A. T. Robertson writes, “the process of filling with wisdom kept pace with the bodily growth. If it were only always true with others! We need not be troubled by this growth in wisdom on the part of Jesus any more than over his bodily growth.” He quotes Plummer, “The intellectual, moral, and spiritual growth of the Child, like the physical, was real. This was a perfect humanity developing perfectly, unimpeded by hereditary or acquired defects. It was the first instance of such a growth in history. For the first time, a human infant was realizing the ideal of humanity.”

Let the spiritual growth of your children be a natural process. Don’t rush it, but don’t be insensitive to it. Take seriously your responsibility as a parent. Be sensitive to God’s leading in your child’s life.


Jesus as a teenager in the home (v. 51-52).

Jesus was submissive to His parents. “And He went down with them, and came to Nazareth, and He continued in subjection to them, and His mother treasured all these things in her heart” (v. 51). He was an obedient teen. “He continued in subjection to them.” The word denotes “habitual, continuous subjection” to His parents. It was His habit or custom to be obedient to His parents. He was not a rebellious child. The word “subjection” is a military term meaning, “to fall in rank under the authority of another.” Jesus walked with His parents under their authority. He submitted to their authority. The Son of God was the perfect son of His human parents. What a role model for us today. He learned obedience at the table of His earthly parents (Hebrews 5:8-9). What an attitude for teens to model. He was the perfect child with imperfect parents; the King and they His subjects, and “He continued in subjection to them.” Just like us, Mary and Joseph were imperfect and limited, yet He treated them with respect. Robertson writes, “He continued subject unto them, this wondrous boy who really knew more than parents and rabbis, this gentle, obedient, affectionate boy. The next eighteen years at Nazareth (Luke 3:23) he remained growing into manhood and becoming the carpenter of Nazareth (Mark 6:3) in succession to Joseph (Matt. 13:55) who is mentioned here for the last time.”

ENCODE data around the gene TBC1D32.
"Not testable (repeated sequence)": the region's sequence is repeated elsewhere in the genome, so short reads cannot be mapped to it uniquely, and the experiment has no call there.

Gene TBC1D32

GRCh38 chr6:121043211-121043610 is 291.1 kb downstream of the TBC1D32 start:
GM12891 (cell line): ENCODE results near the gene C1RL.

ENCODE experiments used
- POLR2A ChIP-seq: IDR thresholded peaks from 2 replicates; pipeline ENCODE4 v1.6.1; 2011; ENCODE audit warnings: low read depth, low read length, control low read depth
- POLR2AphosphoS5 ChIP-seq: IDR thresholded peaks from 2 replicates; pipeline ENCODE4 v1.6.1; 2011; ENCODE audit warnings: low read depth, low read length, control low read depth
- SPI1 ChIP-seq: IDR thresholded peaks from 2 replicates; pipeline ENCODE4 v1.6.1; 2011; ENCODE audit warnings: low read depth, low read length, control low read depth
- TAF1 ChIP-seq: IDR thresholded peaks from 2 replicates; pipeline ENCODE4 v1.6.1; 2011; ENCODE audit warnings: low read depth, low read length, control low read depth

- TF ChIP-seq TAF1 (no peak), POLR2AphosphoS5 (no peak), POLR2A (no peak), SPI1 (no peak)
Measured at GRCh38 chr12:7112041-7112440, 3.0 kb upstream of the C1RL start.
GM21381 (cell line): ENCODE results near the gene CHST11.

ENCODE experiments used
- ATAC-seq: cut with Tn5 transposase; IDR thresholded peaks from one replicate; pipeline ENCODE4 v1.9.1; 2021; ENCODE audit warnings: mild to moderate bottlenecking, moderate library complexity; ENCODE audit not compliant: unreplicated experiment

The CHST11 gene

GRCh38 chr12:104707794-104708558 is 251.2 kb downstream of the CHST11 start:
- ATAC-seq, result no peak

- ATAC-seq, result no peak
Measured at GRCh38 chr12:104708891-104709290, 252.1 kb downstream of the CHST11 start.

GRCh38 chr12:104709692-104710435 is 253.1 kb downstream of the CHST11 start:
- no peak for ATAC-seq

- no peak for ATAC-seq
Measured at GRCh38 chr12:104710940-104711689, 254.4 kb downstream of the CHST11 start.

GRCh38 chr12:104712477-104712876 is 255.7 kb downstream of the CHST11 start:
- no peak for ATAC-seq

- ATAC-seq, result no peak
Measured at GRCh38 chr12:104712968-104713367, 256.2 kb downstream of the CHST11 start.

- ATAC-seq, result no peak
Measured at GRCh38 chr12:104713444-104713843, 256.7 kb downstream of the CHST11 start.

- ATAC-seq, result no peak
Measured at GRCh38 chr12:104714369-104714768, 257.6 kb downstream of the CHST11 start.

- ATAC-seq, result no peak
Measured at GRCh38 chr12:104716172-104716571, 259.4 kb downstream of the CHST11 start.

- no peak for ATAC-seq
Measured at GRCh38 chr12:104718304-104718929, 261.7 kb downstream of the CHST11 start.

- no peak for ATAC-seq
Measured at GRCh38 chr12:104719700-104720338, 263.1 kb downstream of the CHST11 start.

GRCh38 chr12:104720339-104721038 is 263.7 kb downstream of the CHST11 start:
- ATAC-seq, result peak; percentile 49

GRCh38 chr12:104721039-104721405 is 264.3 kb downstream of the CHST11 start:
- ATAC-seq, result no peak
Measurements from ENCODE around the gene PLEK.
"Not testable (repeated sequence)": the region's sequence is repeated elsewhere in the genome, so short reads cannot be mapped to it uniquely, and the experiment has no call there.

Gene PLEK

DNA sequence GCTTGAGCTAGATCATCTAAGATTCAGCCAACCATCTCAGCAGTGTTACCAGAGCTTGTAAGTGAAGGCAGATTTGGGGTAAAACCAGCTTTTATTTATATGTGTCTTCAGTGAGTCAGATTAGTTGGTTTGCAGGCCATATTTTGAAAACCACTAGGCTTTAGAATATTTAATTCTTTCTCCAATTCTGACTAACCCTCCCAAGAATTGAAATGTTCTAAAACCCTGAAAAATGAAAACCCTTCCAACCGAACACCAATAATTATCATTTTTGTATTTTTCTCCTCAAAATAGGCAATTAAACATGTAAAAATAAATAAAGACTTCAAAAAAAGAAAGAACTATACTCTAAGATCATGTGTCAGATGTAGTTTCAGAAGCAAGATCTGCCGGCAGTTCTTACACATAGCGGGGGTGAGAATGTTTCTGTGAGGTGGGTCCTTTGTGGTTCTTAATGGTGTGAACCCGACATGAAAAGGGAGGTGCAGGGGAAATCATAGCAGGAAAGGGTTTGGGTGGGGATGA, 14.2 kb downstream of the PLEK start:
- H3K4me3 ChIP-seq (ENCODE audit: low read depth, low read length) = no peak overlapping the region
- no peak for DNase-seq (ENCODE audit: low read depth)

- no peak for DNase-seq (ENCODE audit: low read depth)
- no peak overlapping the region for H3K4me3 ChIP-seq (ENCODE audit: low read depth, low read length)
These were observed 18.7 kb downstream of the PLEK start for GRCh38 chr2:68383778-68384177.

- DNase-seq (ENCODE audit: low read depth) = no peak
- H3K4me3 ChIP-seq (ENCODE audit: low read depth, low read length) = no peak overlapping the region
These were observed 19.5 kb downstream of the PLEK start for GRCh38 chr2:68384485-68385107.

Jesus was balanced. “Jesus kept increasing in wisdom and stature, and in favor with God and men” (v. 52). His development was not one-sided. He was not so spiritual that He was of no earthly good. He lived in harmony with God and men. Verse 52 reveals His development from age 12-30. There was the normal maturation of His physical, mental emotional and spiritual well being. There was normal vigorous growth. He grew “in favor with God and men” means they loved Him and enjoyed being around Him. He was a favorite with men, and He is the most attractive personality the world has ever known.